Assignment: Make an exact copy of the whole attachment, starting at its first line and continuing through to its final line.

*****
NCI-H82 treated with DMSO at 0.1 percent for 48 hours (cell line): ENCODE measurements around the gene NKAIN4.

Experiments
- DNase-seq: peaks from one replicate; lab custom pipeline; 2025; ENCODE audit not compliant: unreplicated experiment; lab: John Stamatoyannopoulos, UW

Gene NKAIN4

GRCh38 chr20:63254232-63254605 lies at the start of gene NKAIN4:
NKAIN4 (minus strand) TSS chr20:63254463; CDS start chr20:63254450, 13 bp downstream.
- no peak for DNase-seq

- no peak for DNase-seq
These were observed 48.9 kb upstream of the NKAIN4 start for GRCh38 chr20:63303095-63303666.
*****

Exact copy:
NCI-H82 treated with DMSO at 0.1 percent for 48 hours (cell line): ENCODE measurements around the gene NKAIN4.

Experiments
- DNase-seq: peaks from one replicate; lab custom pipeline; 2025; ENCODE audit not compliant: unreplicated experiment; lab: John Stamatoyannopoulos, UW

Gene NKAIN4

GRCh38 chr20:63254232-63254605 lies at the start of gene NKAIN4:
NKAIN4 (minus strand) TSS chr20:63254463; CDS start chr20:63254450, 13 bp downstream.
- no peak for DNase-seq

- no peak for DNase-seq
These were observed 48.9 kb upstream of the NKAIN4 start for GRCh38 chr20:63303095-63303666.